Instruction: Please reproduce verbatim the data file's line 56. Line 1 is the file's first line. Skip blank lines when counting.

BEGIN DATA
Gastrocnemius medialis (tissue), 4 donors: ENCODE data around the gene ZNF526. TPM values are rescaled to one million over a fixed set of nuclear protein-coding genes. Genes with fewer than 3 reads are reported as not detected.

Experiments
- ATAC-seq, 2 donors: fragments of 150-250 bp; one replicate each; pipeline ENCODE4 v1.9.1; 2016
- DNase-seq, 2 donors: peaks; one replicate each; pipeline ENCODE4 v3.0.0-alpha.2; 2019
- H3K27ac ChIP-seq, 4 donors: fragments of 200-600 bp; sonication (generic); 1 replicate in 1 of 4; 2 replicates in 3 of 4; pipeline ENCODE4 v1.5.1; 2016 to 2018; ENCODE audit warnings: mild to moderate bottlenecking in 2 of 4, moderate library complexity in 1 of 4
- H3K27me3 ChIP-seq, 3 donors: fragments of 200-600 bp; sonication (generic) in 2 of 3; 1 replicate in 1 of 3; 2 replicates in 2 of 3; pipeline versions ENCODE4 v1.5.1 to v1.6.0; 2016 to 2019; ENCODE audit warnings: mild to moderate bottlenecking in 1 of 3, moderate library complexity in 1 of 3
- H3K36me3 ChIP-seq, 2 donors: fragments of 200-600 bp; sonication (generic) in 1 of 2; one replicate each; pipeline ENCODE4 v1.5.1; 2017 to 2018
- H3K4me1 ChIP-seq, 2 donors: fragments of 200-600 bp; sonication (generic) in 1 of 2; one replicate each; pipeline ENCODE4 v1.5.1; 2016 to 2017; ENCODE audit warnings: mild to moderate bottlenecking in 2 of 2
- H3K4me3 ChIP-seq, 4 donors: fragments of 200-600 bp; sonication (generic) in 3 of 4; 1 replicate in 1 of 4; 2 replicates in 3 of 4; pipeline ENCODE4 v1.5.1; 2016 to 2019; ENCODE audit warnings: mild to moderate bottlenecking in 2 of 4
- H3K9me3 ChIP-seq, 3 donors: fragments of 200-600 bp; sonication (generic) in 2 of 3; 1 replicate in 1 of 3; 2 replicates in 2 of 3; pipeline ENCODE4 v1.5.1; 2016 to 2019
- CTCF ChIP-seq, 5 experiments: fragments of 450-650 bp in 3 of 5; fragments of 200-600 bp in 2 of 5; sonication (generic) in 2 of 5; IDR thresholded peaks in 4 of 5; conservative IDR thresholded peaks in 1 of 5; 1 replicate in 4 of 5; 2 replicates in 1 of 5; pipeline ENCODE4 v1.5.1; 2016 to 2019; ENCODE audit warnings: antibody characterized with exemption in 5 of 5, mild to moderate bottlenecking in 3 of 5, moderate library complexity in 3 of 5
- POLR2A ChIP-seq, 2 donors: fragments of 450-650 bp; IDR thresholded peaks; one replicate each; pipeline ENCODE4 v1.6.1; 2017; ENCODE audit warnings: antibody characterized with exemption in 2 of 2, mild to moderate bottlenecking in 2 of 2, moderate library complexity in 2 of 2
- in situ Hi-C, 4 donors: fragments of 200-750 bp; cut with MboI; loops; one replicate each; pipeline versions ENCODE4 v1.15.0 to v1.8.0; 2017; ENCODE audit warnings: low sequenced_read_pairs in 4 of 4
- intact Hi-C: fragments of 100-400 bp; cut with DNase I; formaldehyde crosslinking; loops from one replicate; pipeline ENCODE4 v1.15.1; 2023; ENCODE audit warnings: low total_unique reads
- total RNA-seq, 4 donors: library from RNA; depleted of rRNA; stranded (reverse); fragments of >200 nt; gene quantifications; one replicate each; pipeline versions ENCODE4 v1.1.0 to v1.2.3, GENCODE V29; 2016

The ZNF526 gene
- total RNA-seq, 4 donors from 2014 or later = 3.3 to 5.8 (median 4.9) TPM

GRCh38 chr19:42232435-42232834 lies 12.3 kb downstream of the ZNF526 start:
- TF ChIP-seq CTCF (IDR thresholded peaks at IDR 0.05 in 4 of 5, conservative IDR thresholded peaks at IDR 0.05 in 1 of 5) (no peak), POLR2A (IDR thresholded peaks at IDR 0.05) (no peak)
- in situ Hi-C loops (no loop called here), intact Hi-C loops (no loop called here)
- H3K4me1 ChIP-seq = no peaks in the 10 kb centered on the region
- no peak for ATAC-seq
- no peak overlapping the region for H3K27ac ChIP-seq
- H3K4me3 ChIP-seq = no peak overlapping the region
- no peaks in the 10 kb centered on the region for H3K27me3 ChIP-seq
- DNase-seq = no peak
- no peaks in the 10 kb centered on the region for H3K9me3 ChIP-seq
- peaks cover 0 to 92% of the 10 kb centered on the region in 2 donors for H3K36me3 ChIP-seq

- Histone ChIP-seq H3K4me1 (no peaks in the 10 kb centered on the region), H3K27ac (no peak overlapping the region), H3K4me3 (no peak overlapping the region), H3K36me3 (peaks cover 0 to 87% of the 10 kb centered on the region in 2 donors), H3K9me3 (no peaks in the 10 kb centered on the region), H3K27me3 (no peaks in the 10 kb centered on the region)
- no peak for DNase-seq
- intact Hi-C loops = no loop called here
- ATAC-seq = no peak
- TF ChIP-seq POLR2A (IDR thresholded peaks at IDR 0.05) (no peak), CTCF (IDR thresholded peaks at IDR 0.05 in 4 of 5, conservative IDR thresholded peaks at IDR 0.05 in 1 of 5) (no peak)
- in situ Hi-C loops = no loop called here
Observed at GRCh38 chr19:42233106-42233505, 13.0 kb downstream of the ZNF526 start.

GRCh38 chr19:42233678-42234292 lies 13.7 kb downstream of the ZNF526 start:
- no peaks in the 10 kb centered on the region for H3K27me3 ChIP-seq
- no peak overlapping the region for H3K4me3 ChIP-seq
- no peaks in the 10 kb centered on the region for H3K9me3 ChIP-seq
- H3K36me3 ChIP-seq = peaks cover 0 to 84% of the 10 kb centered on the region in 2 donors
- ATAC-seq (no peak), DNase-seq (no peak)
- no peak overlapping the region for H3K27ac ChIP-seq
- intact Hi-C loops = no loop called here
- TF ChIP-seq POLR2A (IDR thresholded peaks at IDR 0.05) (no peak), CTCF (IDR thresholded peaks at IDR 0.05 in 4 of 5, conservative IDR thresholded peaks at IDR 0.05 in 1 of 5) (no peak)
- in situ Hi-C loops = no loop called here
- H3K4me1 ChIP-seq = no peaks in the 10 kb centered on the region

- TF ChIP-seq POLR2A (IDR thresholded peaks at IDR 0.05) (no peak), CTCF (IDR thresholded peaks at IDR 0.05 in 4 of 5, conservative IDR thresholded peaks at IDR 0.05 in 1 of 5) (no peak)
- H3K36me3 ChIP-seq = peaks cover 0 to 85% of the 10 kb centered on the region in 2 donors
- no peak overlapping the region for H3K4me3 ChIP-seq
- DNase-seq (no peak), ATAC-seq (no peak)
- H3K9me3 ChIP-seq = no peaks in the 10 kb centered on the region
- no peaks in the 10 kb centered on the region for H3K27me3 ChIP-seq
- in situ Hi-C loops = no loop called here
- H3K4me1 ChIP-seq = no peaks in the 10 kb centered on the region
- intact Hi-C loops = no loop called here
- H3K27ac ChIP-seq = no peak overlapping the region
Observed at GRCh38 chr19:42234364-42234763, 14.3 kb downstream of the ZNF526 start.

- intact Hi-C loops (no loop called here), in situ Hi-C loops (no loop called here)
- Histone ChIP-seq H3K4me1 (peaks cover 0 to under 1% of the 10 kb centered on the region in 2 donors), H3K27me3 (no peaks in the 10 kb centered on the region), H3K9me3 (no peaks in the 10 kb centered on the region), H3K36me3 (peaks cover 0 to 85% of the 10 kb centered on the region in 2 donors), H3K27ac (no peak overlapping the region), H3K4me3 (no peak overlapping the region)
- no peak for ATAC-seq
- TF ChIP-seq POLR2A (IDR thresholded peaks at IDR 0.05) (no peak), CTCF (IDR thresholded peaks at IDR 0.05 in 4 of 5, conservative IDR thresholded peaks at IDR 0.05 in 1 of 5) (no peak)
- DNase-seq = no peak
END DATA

- H3K27ac ChIP-seq = no peak overlapping the region